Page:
Breastfeeding rates fall across England, official figures reveal (so, how many children are fed the ‘natural way’ in your area?)
- Fewer than half of English mothers breastfeed beyond six to eight weeks
- The WHO recommends babies are fed only breast milk for at least six months
- Experts say women need to be given more support and advice to breastfeed
Breastfeeding rates in England have dropped, official figures have revealed.
Figures show 57.3 per cent of English mothers stop breastfed their baby before they turned two months old in 2017/18.
In comparison, the rate was 55.6 per cent in 2016/17, according to Public Health England.
Experts have warned the decline in breastfeeding rates may be depriving thousands of babies of important health benefits.
The data, released today, also revealed a wide variation around the country.
More than eight in 10 children in the London borough of Tower Hamlets are still breastfed after six weeks, whereas only 18 per cent are in Knowsley, Merseyside.
Less than half of women continue to breastfeed their baby after six to eight weeks in the UK, potentially meaning both mother and baby are missing out on health benefits
Other areas with low levels include Halton, Cheshire, and Sunderland, where fewer than a quarter of new mothers continue to feed beyond six weeks.
More than half of the 150 areas in the figures did not have percentage data available.
The World Health Organization says children should be fed only breast milk for the first six months of their lives, and feeding should continue until they’re at least two years old.
A mother’s breast milk protects babies from infections and provides essential vitamins and minerals.
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And breastfed babies also have a lower chance of cot death, childhood leukaemia, allergies, diabetes or becoming overweight when they grow older, the NHS says.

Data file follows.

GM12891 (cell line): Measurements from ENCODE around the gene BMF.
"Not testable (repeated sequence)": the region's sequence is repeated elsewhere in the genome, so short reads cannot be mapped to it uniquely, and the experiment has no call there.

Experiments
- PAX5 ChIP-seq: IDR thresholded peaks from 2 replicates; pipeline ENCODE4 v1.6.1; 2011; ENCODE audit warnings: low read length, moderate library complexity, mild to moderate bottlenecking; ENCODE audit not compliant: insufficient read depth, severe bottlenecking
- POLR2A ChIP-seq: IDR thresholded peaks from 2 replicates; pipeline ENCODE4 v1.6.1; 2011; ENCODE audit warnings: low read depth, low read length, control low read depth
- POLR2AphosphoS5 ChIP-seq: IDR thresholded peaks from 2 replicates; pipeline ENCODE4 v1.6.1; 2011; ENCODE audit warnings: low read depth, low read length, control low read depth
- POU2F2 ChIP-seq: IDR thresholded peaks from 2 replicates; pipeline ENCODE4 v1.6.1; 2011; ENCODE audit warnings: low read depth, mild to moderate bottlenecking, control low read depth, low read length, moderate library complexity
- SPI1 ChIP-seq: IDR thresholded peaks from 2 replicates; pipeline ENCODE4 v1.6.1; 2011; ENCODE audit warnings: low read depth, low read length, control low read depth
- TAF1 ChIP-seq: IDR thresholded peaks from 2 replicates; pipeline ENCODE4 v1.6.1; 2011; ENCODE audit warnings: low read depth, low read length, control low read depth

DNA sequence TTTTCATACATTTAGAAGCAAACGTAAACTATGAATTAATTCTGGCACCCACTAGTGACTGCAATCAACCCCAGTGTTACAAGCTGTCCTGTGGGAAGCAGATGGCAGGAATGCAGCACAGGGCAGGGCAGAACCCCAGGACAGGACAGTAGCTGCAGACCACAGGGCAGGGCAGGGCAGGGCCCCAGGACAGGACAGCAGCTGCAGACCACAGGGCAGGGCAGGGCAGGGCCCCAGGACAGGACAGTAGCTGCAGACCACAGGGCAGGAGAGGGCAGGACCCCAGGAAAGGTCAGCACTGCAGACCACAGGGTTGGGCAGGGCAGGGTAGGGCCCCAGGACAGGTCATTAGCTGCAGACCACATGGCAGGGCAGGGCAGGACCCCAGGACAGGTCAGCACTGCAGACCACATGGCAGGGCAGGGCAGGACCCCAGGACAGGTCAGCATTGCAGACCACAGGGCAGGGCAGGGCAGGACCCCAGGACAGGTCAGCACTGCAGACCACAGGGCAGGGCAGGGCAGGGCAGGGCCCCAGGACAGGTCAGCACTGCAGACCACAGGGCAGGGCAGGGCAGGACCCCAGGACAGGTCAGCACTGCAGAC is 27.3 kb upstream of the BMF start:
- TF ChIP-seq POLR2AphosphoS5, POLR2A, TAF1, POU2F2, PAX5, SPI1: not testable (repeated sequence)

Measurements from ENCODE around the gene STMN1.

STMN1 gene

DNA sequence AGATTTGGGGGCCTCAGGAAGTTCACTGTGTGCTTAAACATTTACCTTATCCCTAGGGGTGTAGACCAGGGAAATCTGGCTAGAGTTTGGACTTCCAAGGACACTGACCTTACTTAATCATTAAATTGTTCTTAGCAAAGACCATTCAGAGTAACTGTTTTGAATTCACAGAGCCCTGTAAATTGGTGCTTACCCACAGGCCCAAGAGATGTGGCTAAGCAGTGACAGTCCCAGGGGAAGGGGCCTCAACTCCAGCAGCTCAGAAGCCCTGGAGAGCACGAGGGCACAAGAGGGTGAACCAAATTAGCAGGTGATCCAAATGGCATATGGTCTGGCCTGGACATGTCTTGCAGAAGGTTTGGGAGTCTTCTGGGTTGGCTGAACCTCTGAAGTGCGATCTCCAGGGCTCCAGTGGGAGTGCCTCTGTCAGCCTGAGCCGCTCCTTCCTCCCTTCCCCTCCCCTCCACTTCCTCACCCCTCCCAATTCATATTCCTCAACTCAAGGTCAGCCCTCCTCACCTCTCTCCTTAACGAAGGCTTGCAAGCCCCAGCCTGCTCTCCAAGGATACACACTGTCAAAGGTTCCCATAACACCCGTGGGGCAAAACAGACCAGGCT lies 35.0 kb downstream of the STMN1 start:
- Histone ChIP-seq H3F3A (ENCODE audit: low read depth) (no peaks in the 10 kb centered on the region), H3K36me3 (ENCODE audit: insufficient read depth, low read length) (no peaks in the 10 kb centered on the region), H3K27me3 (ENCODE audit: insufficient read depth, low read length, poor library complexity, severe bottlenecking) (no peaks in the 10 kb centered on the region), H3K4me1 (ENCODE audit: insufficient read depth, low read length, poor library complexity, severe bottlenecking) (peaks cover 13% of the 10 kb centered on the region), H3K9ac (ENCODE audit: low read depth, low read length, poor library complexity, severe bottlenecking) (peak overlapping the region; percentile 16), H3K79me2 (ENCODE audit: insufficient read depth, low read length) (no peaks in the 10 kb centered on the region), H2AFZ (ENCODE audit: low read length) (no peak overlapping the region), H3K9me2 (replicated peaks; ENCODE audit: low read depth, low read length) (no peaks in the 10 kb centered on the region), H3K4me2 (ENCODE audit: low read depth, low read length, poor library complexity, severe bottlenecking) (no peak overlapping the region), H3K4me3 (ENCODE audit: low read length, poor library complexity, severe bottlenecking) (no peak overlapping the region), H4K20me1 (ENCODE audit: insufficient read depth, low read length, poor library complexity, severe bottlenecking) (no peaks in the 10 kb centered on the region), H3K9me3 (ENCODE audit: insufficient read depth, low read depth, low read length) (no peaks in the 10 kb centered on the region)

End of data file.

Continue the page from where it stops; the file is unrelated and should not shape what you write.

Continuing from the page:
‘England could be doing better when it comes breastfeeding,’ said Carmel Lloyd, head of education at the Royal College of Midwives.
‘Typically the number of women who start breastfeeding in the UK is at around 80 per cent, but unfortunately after a couple of weeks this number falls dramatically.
‘Low breastfeeding rates in parts of the UK unfortunately indicate a much bigger social and cultural problem that needs to be tackled.
‘There are some areas where many generations of women haven’t been given the example of breastfeeding or offered the right support to enable them to initiate and sustain breastfeeding if they choose to breastfeed.
WHERE THE MOST BABIES ARE BREASTFED FOR MORE THAN SIX WEEKS
Source: Public Health England
WHERE THE FEWEST BABIES ARE BREASTFED FOR MORE THAN SIX WEEKS
Source: Public Health England
‘For women who choose to breastfeed it is so important that they feel supported not only by midwives, but by their family, friends and wider society too, particularly when it comes to breastfeeding in public.’
Breastfeeding is also beneficial to mothers, and can reduce their risk of breast cancer, ovarian cancer, osteoporosis, diabetes and cardiovascular disease.
Previous research has estimated that five per cent of breast cancer cases in the UK are caused by not breastfeeding.
Among the areas with the most children who are breastfed beyond eight weeks are the London boroughs of Lewisham and Kingston upon Thames – where the figure is higher than three quarters.
The national figure for 2016/17 stood at 44.4 per cent, it was 43.1 per cent in 2015/16, and 43.8 per cent for 2014/15.
Professor Viv Bennett, chief nurse at Public Health England added: ‘Breastfeeding provides the best nutritional start in life and is something that mothers and babies learn together.
‘We know some mothers may need support and encouragement to help them start and continue with breastfeeding.
‘That’s why we offer trusted advice to parents through our Start4Life campaign resources and to midwives and health visitors through professional guidance.’
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